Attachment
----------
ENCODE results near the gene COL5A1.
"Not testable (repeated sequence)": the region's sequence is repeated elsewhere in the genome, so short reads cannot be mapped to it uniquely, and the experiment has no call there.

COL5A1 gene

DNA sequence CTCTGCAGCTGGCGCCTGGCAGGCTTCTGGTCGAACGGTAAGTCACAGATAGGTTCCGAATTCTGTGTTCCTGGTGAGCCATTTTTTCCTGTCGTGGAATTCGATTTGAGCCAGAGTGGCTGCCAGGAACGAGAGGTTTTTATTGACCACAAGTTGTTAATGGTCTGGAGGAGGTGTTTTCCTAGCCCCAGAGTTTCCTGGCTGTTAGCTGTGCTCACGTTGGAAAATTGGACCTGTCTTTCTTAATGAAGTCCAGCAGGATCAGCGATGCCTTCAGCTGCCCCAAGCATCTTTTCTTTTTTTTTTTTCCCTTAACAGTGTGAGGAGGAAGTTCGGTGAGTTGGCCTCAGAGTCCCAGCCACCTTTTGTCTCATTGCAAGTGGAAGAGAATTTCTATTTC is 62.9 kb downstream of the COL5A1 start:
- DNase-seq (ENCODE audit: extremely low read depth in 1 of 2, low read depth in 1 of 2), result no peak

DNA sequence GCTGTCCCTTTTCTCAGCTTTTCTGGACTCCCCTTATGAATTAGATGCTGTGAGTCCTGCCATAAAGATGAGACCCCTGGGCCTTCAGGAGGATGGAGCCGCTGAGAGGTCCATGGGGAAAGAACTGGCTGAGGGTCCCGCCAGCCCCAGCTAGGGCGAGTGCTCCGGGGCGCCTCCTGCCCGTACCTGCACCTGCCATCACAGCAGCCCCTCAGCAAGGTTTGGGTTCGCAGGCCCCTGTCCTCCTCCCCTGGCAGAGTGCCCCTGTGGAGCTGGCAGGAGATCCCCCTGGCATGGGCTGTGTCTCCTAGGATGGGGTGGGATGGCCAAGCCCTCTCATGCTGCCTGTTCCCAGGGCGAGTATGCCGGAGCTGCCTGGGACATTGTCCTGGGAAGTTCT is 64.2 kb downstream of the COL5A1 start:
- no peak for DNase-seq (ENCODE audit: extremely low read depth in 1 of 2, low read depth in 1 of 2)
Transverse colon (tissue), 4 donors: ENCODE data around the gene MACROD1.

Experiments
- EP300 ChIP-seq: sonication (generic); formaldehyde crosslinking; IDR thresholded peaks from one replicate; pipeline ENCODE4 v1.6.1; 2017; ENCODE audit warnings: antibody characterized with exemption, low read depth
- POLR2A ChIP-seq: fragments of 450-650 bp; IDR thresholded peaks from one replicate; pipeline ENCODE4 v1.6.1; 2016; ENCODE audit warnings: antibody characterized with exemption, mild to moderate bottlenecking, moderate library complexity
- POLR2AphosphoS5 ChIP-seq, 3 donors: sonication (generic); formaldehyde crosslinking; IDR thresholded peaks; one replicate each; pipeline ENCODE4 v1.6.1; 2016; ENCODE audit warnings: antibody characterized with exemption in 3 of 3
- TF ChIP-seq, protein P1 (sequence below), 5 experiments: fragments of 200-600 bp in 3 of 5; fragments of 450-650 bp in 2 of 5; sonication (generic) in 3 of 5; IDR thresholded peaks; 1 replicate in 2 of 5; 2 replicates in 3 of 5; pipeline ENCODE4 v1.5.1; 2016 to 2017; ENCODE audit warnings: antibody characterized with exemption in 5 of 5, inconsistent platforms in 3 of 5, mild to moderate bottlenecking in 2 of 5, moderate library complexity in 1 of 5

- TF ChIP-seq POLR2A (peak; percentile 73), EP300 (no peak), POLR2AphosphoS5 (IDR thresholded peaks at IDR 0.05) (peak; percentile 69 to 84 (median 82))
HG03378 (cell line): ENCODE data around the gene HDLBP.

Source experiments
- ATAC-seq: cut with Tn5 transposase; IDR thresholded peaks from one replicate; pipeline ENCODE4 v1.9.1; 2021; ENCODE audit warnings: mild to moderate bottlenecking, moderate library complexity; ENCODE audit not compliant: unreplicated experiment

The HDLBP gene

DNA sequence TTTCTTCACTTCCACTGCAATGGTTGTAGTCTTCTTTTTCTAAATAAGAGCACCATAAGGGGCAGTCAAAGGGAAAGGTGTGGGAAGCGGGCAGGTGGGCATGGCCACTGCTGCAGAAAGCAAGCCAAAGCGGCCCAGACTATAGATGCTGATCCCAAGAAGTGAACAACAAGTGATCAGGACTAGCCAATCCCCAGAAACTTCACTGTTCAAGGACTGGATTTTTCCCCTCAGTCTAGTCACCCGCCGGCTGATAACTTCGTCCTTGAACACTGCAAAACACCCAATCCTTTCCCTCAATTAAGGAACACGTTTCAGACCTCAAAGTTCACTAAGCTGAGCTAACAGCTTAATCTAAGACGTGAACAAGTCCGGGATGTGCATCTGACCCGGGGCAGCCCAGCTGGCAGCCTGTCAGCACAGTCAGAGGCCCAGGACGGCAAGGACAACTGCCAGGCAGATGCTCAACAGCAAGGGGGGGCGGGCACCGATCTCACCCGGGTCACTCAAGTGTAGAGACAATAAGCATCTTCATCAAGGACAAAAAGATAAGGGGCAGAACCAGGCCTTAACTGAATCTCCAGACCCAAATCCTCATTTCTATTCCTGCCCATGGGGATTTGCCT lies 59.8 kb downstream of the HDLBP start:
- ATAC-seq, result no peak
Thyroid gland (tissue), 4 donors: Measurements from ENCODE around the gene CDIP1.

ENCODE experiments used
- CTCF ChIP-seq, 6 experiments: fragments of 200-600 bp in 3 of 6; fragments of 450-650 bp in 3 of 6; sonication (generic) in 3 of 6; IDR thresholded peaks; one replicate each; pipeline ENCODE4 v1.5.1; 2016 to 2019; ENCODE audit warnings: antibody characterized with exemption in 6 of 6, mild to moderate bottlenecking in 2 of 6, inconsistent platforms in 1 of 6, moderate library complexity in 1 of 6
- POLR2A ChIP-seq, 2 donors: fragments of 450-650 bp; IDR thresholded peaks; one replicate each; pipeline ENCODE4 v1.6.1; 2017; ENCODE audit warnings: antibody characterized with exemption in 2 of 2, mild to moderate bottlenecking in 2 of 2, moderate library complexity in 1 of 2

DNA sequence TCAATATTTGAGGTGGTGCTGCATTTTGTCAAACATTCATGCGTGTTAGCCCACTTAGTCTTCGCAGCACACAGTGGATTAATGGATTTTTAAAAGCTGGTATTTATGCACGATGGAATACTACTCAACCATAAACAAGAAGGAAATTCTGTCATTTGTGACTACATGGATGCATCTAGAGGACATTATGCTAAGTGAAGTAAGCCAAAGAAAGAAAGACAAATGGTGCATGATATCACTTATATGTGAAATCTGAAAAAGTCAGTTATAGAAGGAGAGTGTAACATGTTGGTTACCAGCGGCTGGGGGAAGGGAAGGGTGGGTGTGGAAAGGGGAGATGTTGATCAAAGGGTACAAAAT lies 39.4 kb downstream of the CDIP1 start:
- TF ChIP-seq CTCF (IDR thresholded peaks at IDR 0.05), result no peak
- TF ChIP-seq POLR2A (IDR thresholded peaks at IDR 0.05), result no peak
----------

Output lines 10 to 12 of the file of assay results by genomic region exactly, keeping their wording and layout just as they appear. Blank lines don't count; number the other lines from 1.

- EP300 ChIP-seq: sonication (generic); formaldehyde crosslinking; IDR thresholded peaks from one replicate; pipeline ENCODE4 v1.6.1; 2017; ENCODE audit warnings: antibody characterized with exemption, low read depth
- POLR2A ChIP-seq: fragments of 450-650 bp; IDR thresholded peaks from one replicate; pipeline ENCODE4 v1.6.1; 2016; ENCODE audit warnings: antibody characterized with exemption, mild to moderate bottlenecking, moderate library complexity
- POLR2AphosphoS5 ChIP-seq, 3 donors: sonication (generic); formaldehyde crosslinking; IDR thresholded peaks; one replicate each; pipeline ENCODE4 v1.6.1; 2016; ENCODE audit warnings: antibody characterized with exemption in 3 of 3